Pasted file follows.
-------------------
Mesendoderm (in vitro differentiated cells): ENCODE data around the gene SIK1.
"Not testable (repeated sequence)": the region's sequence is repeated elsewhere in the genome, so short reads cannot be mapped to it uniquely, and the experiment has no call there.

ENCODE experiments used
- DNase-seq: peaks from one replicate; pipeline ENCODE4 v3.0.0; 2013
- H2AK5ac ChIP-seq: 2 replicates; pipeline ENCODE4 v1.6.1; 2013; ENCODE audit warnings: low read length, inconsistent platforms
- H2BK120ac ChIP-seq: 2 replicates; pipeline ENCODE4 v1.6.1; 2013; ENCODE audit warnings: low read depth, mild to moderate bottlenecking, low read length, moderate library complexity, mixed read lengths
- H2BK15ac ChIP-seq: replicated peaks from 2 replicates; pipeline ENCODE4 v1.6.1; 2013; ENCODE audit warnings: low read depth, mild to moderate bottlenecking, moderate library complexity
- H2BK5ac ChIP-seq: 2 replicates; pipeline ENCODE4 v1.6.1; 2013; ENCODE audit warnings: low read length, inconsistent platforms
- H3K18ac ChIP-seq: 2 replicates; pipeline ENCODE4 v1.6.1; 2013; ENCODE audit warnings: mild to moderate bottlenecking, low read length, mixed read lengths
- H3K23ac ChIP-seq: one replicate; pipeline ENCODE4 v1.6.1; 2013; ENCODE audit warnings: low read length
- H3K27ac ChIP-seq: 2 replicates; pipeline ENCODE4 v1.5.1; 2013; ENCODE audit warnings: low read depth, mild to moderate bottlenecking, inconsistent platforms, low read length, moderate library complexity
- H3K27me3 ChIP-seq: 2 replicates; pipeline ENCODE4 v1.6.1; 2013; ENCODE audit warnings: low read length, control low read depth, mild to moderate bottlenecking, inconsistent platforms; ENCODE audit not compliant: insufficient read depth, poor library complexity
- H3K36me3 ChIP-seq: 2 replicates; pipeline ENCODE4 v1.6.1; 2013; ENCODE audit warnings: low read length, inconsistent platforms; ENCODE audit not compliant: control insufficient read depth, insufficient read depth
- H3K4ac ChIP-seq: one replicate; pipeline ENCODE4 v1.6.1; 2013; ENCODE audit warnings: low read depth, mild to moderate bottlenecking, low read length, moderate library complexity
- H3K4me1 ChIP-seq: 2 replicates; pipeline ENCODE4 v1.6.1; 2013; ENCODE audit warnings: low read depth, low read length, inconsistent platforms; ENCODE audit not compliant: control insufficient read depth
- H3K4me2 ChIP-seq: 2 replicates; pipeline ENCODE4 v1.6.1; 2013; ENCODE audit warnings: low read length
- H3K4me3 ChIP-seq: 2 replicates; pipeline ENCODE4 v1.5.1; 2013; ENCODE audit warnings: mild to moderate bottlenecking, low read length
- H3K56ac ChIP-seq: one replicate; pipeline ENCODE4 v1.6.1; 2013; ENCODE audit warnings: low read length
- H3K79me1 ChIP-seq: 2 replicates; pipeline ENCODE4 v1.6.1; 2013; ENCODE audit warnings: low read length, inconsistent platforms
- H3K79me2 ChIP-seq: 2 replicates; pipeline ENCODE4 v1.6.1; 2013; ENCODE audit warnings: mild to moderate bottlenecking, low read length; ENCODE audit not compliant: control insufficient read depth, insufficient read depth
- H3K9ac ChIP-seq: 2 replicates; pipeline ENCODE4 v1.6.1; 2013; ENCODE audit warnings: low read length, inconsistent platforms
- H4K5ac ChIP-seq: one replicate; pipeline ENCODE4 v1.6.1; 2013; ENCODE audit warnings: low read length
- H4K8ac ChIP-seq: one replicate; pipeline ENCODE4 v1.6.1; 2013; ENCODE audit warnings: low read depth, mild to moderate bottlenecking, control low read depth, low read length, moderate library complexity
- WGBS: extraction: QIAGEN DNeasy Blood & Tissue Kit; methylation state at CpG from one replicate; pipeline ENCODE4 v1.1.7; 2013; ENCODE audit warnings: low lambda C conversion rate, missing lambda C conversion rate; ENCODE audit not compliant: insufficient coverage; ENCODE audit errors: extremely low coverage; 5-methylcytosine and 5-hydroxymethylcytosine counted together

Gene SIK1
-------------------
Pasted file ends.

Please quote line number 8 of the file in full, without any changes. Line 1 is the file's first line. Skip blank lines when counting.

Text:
- H2BK5ac ChIP-seq: 2 replicates; pipeline ENCODE4 v1.6.1; 2013; ENCODE audit warnings: low read length, inconsistent platforms